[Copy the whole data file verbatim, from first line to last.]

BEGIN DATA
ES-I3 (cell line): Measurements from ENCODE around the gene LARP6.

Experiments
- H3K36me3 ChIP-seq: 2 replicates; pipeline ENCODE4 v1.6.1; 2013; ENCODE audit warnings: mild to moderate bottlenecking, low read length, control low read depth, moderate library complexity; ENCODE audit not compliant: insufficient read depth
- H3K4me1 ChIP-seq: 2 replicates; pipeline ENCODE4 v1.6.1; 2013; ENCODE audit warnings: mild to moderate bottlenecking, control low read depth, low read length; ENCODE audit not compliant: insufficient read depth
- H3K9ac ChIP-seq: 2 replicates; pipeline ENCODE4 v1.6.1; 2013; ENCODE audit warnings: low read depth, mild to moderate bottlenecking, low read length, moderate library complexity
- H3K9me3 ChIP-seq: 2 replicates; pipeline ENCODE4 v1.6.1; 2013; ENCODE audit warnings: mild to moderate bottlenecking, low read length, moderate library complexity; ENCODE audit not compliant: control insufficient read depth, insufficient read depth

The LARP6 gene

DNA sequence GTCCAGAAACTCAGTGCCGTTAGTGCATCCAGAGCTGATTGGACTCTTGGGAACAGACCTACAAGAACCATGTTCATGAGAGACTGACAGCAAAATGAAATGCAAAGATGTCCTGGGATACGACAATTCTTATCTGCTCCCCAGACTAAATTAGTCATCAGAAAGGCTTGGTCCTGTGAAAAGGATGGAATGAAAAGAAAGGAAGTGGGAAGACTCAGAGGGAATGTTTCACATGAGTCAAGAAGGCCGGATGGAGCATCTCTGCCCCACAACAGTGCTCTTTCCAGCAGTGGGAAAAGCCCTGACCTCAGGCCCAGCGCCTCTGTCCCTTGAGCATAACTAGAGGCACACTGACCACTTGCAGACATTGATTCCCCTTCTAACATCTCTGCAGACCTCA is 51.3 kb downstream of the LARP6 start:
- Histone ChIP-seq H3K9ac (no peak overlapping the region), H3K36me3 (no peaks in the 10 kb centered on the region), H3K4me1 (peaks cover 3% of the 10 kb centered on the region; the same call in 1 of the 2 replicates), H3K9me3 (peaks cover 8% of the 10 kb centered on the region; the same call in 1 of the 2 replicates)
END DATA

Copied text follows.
ES-I3 (cell line): Measurements from ENCODE around the gene LARP6.

Experiments
- H3K36me3 ChIP-seq: 2 replicates; pipeline ENCODE4 v1.6.1; 2013; ENCODE audit warnings: mild to moderate bottlenecking, low read length, control low read depth, moderate library complexity; ENCODE audit not compliant: insufficient read depth
- H3K4me1 ChIP-seq: 2 replicates; pipeline ENCODE4 v1.6.1; 2013; ENCODE audit warnings: mild to moderate bottlenecking, control low read depth, low read length; ENCODE audit not compliant: insufficient read depth
- H3K9ac ChIP-seq: 2 replicates; pipeline ENCODE4 v1.6.1; 2013; ENCODE audit warnings: low read depth, mild to moderate bottlenecking, low read length, moderate library complexity
- H3K9me3 ChIP-seq: 2 replicates; pipeline ENCODE4 v1.6.1; 2013; ENCODE audit warnings: mild to moderate bottlenecking, low read length, moderate library complexity; ENCODE audit not compliant: control insufficient read depth, insufficient read depth

The LARP6 gene

DNA sequence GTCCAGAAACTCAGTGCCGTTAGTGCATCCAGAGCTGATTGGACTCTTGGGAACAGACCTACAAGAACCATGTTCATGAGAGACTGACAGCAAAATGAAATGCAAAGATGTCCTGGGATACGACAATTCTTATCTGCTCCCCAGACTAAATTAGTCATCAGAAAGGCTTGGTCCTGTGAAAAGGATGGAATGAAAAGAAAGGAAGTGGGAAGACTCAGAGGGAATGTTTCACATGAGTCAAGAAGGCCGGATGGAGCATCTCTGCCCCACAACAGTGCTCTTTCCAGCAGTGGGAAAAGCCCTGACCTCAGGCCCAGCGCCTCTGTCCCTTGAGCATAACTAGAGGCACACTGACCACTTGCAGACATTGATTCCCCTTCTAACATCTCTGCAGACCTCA is 51.3 kb downstream of the LARP6 start:
- Histone ChIP-seq H3K9ac (no peak overlapping the region), H3K36me3 (no peaks in the 10 kb centered on the region), H3K4me1 (peaks cover 3% of the 10 kb centered on the region; the same call in 1 of the 2 replicates), H3K9me3 (peaks cover 8% of the 10 kb centered on the region; the same call in 1 of the 2 replicates)